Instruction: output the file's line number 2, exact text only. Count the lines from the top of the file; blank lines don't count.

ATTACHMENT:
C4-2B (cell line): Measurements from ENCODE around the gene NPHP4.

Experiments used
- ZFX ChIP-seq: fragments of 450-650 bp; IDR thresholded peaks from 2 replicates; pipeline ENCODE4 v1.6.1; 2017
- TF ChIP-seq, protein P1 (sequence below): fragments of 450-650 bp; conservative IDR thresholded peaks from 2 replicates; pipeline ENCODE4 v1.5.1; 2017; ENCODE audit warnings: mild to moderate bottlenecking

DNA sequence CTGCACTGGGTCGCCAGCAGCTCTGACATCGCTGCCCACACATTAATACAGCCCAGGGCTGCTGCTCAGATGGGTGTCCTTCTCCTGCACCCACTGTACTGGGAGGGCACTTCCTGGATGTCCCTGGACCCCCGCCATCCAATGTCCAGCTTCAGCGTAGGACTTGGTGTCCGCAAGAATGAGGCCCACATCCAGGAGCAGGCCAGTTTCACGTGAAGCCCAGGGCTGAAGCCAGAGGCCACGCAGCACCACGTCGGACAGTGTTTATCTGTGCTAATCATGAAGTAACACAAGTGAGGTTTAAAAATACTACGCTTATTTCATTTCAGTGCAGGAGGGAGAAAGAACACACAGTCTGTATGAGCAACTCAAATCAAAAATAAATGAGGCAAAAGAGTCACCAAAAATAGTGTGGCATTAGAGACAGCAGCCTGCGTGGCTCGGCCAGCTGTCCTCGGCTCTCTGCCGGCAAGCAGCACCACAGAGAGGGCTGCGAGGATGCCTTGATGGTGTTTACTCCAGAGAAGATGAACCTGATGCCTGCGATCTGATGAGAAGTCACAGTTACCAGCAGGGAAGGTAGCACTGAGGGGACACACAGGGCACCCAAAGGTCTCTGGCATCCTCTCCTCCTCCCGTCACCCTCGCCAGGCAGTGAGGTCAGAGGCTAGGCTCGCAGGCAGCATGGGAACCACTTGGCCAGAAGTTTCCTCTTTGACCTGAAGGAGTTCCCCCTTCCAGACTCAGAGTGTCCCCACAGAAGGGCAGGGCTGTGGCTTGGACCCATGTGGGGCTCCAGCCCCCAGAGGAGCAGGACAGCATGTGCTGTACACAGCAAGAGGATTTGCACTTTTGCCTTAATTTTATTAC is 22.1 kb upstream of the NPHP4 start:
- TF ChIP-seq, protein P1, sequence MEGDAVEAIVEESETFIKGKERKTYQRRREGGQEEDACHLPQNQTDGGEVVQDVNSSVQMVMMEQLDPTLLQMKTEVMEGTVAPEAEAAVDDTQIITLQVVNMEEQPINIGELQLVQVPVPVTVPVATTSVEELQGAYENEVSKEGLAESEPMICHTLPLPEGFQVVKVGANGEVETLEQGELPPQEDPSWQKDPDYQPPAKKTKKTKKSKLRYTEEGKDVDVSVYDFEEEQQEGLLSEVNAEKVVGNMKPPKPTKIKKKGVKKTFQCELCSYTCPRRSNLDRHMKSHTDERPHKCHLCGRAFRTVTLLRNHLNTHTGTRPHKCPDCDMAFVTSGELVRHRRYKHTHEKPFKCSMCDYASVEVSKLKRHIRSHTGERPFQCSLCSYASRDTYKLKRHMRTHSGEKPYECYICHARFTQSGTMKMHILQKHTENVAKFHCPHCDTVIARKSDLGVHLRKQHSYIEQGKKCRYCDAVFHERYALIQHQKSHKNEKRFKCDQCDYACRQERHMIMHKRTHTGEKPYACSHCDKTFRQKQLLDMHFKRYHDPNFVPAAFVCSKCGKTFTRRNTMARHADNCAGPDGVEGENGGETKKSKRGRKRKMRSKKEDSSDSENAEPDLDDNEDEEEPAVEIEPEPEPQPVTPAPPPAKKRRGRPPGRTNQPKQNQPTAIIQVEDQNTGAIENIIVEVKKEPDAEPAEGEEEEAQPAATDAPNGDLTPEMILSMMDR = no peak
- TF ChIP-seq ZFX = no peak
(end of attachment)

Experiments used